Fish and Assault Weapons

by Bob Schwartz

Fish Head Bullet Weights
Tomorrow, Barack Obama unveils a series of proposals to curb gun violence. Among them is likely to be a reintroduction of a federal ban on the sale of assault weapons, a ten-year prohibition that expired in 2004. Many are pessimistic, believing that such a measure might pass the Senate, but will certainly not make it through the House.

There is a fair amount of discussion about whether people hunt with assault weapons, and if they do, whether they should. It’s a good question, but not nearly as fascinating as the eccentric question of whether people fish with assault weapons.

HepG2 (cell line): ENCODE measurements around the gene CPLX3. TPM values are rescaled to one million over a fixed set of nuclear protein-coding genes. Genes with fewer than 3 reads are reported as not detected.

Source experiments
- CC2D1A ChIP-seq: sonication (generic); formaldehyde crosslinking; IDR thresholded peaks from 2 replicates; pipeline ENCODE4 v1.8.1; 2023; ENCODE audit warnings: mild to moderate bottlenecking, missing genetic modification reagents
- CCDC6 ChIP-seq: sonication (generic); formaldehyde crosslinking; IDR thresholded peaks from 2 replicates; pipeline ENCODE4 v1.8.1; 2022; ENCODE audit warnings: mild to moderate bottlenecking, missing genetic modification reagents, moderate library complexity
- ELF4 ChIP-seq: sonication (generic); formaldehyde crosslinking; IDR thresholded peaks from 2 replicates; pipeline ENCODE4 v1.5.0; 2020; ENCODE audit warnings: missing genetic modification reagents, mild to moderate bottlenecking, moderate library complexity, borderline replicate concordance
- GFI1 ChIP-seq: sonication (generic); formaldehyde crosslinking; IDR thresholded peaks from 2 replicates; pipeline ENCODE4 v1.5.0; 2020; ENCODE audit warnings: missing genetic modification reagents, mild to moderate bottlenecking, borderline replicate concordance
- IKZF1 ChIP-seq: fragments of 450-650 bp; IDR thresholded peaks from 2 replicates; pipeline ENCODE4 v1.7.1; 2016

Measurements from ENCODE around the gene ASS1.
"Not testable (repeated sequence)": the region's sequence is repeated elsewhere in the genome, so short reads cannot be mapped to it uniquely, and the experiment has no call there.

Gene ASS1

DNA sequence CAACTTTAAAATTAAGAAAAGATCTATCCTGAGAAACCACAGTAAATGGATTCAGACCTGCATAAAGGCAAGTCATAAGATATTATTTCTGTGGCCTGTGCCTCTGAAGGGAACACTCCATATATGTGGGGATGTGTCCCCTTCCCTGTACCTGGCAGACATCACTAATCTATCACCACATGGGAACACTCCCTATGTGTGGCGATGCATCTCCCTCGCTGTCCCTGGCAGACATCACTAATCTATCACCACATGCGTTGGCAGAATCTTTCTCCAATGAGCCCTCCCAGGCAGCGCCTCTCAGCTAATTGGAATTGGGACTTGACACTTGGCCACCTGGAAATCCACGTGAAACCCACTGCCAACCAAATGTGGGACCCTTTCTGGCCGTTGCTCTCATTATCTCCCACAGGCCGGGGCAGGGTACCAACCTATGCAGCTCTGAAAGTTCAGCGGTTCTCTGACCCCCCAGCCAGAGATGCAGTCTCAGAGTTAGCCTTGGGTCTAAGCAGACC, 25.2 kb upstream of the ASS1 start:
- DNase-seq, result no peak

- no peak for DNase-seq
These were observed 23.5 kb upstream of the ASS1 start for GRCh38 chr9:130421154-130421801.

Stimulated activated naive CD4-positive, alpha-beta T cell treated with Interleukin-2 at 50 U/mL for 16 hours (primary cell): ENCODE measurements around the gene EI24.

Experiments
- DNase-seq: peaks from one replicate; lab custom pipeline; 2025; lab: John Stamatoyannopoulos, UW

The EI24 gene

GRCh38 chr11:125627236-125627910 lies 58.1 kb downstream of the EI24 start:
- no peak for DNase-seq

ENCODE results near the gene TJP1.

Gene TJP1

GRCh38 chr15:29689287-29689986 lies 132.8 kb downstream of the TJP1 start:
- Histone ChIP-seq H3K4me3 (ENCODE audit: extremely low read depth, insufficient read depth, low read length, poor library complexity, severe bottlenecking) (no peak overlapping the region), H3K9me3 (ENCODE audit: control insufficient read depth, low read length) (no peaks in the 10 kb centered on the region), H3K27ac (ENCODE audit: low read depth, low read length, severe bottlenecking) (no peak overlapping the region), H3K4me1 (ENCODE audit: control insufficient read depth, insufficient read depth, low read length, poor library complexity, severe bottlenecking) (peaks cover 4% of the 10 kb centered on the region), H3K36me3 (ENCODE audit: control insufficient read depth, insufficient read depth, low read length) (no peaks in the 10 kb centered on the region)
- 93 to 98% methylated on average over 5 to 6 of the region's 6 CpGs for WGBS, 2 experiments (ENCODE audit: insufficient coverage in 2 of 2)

The short answer is that up until a few years ago, two states did allow fishing with guns. New York State has since repealed its law, leaving Vermont as the only state where you can legally shoot fish (in a lake, but presumably still not in a barrel—except in the privacy of your own home).

Spring hunting for pike is in fact a Vermont tradition. Here is the law:

Vermont Statutes
Title 10: Conservation and Development
Chapter 111: FISH

§ 4606. Taking fish by unlawful means

(e) In Lake Champlain pickerel, northern pike, carp, garfish, bowfin, mullet, shad, suckers, bullhead, and other cull fish may be taken from March 25 to May 25 by shooting and spearing in other than spawning areas designated under section 4140 of this title. For the purposes of this subsection, Lake Champlain includes all connected waters at the same level.

Gun experts do not generally advise shooting in water at all, for the safety of bystanders. But if you do plan to set your sites on Lake Champlain fish, it is likely that assault weapons will still be legal this spring, so nothing other than a sense of fairness, or good sense in general, should be stopping you.